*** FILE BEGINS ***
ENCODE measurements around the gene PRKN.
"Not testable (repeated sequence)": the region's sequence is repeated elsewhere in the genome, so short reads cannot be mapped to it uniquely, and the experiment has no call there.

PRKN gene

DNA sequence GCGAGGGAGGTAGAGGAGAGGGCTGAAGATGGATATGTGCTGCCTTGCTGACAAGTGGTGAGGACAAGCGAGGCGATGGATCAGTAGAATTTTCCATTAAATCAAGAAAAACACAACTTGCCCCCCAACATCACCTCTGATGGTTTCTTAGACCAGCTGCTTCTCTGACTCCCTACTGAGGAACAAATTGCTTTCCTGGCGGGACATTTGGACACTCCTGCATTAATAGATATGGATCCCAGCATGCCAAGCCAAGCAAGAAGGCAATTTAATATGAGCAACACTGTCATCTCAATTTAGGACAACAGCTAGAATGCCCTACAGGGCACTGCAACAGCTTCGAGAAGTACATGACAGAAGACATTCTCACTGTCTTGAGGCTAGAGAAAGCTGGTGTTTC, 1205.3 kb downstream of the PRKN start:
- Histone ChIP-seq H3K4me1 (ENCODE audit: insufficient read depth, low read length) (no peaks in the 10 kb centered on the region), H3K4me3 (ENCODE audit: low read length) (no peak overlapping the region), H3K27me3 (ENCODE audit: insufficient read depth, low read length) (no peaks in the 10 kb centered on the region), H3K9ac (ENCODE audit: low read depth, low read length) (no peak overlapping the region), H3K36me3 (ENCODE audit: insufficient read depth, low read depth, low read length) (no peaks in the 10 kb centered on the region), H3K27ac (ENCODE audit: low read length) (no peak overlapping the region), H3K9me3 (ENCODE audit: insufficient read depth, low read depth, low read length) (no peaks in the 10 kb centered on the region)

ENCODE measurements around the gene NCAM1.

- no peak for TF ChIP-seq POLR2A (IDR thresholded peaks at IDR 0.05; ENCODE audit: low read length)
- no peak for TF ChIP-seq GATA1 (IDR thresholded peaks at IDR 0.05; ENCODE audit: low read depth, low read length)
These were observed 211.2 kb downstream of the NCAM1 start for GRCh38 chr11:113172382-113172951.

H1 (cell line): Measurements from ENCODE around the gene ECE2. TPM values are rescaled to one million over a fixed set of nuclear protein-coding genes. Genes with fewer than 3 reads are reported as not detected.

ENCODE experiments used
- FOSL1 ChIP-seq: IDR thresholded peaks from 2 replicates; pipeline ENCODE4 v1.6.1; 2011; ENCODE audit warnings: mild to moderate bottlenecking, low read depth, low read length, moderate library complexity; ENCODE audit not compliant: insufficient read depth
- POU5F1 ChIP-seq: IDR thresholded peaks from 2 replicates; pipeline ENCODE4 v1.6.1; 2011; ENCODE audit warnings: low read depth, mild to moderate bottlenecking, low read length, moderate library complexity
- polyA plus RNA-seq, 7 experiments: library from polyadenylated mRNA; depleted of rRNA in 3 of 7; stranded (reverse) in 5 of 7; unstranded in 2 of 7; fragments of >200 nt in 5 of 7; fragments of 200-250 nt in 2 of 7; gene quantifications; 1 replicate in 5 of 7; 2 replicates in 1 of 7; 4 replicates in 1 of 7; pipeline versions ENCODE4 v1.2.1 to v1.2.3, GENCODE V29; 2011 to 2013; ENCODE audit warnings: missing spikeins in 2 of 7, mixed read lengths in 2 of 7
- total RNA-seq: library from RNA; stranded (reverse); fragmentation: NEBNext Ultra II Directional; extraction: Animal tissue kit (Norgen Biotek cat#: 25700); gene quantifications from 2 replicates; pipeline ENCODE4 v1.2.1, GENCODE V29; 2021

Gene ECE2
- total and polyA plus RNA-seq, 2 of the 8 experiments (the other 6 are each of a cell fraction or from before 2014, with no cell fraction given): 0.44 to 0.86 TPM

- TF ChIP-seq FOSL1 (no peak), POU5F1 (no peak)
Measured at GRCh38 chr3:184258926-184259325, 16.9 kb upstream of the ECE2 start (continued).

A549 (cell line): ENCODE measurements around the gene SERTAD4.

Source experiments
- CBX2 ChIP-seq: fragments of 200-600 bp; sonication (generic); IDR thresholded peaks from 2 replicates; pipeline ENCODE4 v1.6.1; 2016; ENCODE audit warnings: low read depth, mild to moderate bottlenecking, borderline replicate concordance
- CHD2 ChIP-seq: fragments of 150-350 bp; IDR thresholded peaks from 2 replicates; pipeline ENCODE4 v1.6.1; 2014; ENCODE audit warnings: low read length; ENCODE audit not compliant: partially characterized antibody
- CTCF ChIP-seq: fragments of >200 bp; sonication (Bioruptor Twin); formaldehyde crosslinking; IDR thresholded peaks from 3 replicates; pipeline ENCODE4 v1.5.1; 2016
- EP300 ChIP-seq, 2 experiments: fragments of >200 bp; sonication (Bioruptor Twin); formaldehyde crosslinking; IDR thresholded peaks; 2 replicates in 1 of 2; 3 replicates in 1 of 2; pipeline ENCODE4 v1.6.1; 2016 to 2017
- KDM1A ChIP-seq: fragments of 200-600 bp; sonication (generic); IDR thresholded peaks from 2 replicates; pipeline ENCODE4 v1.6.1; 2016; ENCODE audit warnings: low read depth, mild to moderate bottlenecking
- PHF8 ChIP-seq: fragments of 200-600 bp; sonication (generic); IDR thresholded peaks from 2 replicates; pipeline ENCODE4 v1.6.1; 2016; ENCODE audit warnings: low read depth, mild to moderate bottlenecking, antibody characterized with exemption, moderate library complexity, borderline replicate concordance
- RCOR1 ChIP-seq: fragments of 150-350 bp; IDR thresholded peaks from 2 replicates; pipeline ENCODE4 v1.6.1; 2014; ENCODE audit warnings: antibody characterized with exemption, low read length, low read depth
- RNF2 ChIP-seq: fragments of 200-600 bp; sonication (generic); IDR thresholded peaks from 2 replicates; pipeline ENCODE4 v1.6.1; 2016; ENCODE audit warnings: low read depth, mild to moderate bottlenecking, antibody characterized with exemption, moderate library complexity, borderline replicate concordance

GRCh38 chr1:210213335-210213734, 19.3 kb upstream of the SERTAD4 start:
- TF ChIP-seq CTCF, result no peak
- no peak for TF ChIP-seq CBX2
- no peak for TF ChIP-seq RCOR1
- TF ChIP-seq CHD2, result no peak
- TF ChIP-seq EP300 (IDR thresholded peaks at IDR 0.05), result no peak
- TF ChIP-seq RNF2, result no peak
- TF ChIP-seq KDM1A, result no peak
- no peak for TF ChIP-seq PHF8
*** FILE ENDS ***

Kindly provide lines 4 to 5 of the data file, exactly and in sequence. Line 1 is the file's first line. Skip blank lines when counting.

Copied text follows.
DNA sequence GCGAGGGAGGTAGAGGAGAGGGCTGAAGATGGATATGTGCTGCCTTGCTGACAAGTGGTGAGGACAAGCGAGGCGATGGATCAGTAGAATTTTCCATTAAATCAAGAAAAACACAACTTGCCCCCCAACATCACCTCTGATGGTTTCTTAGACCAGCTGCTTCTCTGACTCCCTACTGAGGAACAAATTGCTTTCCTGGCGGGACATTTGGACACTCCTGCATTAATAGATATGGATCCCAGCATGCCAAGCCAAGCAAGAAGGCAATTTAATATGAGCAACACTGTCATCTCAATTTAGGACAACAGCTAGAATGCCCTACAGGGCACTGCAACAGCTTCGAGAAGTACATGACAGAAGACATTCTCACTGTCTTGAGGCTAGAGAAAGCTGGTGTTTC, 1205.3 kb downstream of the PRKN start:
- Histone ChIP-seq H3K4me1 (ENCODE audit: insufficient read depth, low read length) (no peaks in the 10 kb centered on the region), H3K4me3 (ENCODE audit: low read length) (no peak overlapping the region), H3K27me3 (ENCODE audit: insufficient read depth, low read length) (no peaks in the 10 kb centered on the region), H3K9ac (ENCODE audit: low read depth, low read length) (no peak overlapping the region), H3K36me3 (ENCODE audit: insufficient read depth, low read depth, low read length) (no peaks in the 10 kb centered on the region), H3K27ac (ENCODE audit: low read length) (no peak overlapping the region), H3K9me3 (ENCODE audit: insufficient read depth, low read depth, low read length) (no peaks in the 10 kb centered on the region)